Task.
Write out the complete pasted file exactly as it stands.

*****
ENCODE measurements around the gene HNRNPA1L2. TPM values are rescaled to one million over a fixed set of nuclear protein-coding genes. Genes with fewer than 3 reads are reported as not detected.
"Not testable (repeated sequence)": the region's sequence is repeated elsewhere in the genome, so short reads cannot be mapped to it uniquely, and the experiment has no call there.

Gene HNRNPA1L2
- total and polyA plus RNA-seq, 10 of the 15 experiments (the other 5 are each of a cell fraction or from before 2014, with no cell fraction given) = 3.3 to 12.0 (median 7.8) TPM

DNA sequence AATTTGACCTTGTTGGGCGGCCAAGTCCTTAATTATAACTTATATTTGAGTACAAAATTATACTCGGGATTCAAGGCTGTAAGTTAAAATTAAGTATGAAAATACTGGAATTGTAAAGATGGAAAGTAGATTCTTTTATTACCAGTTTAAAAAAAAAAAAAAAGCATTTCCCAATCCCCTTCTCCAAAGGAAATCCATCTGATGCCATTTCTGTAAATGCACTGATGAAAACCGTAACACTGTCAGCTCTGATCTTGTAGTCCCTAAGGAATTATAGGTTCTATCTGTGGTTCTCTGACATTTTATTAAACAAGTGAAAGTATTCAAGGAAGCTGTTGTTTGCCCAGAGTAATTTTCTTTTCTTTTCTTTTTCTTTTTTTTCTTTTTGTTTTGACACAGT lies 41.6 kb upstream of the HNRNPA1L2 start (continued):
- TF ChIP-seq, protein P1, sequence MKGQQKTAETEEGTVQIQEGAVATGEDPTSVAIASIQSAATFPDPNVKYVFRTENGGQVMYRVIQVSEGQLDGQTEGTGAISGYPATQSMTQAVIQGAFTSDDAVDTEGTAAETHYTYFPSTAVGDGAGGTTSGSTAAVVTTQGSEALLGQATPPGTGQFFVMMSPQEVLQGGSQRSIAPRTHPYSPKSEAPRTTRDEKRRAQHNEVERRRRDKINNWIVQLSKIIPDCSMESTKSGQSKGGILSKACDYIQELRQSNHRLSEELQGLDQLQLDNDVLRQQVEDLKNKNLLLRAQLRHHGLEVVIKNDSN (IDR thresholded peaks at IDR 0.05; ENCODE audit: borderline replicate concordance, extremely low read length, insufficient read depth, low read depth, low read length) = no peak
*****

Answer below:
ENCODE measurements around the gene HNRNPA1L2. TPM values are rescaled to one million over a fixed set of nuclear protein-coding genes. Genes with fewer than 3 reads are reported as not detected.
"Not testable (repeated sequence)": the region's sequence is repeated elsewhere in the genome, so short reads cannot be mapped to it uniquely, and the experiment has no call there.

Gene HNRNPA1L2
- total and polyA plus RNA-seq, 10 of the 15 experiments (the other 5 are each of a cell fraction or from before 2014, with no cell fraction given) = 3.3 to 12.0 (median 7.8) TPM

DNA sequence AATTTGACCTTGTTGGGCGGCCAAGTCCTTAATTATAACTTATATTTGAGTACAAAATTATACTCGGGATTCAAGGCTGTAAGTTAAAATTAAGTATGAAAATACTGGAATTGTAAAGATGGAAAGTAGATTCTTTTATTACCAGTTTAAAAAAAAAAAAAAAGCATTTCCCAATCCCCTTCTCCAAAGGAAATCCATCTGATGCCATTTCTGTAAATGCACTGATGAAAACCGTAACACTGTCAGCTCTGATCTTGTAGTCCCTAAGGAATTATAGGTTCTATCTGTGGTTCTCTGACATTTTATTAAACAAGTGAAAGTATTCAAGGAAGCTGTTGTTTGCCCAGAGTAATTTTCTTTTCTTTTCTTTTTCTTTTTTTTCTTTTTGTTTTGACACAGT lies 41.6 kb upstream of the HNRNPA1L2 start (continued):
- TF ChIP-seq, protein P1, sequence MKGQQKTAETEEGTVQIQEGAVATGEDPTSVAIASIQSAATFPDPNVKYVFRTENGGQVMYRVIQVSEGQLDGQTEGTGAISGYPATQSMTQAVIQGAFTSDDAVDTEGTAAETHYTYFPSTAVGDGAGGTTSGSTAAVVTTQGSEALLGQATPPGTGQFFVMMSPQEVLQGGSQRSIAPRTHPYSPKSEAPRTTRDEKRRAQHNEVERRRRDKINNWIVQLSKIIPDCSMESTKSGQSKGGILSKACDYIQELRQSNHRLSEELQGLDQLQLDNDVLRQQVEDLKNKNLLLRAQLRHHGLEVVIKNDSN (IDR thresholded peaks at IDR 0.05; ENCODE audit: borderline replicate concordance, extremely low read length, insufficient read depth, low read depth, low read length) = no peak